Creating your family health tree

December 7, 2017 by Julie Davis, Healthday Reporter

(HealthDay)—A family health history can be key to your wellness.

Think of it as a all about your —a record of your close relatives' medical conditions, and even where they grew up.

A history helps you see any increased risk of developing serious health problems, like heart disease, cancer and specific illnesses that are passed from one generation to the next.

Although you can't change your genes, you can take steps to lower health threats with good lifestyle habits and regular medical screenings.

To get started, talk to your parents and siblings. Then move on to second-degree relatives, like grandparents, aunts, uncles, nieces and nephews, and half-siblings. If your grandparents are no longer alive, ask your parents or any living aunts, uncles or cousins about them.

Here are some questions to ask each relative to create a health tree:

  • What, if any, chronic conditions do you have?
  • Have you had any other serious illnesses, such as cancer?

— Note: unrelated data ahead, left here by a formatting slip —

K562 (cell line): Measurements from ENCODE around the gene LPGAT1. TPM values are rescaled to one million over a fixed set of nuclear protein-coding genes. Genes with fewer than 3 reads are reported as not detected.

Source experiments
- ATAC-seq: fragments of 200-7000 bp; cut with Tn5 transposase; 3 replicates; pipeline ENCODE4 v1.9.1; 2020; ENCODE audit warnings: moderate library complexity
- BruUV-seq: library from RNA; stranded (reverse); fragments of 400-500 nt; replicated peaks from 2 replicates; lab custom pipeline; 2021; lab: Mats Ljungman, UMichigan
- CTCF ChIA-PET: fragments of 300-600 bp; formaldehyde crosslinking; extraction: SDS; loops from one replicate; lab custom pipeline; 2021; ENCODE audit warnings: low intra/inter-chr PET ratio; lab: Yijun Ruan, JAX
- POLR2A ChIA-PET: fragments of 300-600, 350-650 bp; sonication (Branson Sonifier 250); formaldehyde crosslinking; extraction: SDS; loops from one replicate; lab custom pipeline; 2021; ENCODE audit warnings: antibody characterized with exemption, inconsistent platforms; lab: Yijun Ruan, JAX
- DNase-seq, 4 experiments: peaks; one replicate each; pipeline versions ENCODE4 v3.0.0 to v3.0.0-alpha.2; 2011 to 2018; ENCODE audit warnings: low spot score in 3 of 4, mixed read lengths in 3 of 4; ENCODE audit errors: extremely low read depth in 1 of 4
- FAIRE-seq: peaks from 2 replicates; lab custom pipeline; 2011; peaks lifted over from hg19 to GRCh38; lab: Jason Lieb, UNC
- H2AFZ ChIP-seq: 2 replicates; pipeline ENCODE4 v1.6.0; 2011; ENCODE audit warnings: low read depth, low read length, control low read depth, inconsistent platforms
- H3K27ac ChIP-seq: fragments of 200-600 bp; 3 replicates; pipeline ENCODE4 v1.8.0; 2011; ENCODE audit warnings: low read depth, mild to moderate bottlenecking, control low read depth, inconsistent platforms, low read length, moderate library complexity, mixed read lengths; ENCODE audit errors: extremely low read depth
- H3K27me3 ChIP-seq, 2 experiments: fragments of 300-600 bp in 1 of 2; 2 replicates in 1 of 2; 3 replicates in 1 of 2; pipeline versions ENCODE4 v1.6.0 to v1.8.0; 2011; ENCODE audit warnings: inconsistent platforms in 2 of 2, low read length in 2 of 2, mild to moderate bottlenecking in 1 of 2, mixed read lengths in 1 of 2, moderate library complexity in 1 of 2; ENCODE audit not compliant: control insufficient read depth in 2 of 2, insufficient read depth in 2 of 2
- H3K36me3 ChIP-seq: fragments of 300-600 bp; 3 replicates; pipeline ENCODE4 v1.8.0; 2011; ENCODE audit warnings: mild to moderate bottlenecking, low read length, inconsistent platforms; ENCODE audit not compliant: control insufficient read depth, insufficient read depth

• How old were you when you developed each illness?
  • Have you had pregnancy or childbirth issues?
  • What countries did our relatives come from?
  • Has anyone in the family had birth defects, learning problems or developmental disabilities?
  • What illnesses did our late grandparents have?
  • How old were they when they died?
  • What did they die of?

Options for creating your own document include printed and online versions. The U.S. Department of Health and Human Services' "My Family Health Portrait" is available both ways.

To create a printed family health tree, access a form at: www.hhs.gov/familyhistory/portrait/portraiteng.pdf

To create an online family health tree, go to: familyhistory.hhs.gov/FHH/html/index.html

Once you fill in the information, go over it with your health-care provider so he or she can help you stay healthier. Also, share it with other family members, especially children and grandchildren, to help them live healthier—and longer—lives, too.

Explore further: Only close family history needed for cancer risk assessment

More information: Learn about the U.S. Surgeon General's Family Health History Initiative at the U.S. Department of Health & Human Services website and how to use the family health portrait tool to create your family health record.

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